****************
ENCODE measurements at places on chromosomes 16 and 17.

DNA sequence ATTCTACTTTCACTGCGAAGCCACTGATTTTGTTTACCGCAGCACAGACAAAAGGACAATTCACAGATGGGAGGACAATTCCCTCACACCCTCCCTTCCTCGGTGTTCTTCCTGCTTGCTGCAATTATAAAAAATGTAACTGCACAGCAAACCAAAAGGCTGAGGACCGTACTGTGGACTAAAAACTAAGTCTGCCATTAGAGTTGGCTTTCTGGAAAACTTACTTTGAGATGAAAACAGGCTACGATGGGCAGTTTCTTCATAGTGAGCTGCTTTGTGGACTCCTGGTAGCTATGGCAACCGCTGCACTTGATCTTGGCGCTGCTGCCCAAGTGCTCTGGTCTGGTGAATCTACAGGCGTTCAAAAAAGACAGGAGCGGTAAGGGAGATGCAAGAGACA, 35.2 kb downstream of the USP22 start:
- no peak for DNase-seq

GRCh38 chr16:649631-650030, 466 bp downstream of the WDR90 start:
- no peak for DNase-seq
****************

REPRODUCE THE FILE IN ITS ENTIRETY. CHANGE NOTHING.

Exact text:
ENCODE measurements at places on chromosomes 16 and 17.

DNA sequence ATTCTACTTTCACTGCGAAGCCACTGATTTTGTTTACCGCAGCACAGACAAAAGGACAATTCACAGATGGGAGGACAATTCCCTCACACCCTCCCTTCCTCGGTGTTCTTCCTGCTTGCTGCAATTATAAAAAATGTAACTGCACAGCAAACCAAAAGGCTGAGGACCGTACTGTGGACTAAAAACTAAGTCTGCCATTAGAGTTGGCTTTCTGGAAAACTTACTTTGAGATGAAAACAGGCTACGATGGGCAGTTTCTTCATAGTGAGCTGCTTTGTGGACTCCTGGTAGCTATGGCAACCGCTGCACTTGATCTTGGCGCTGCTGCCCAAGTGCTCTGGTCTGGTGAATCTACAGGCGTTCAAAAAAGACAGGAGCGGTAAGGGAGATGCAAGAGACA, 35.2 kb downstream of the USP22 start:
- no peak for DNase-seq

GRCh38 chr16:649631-650030, 466 bp downstream of the WDR90 start:
- no peak for DNase-seq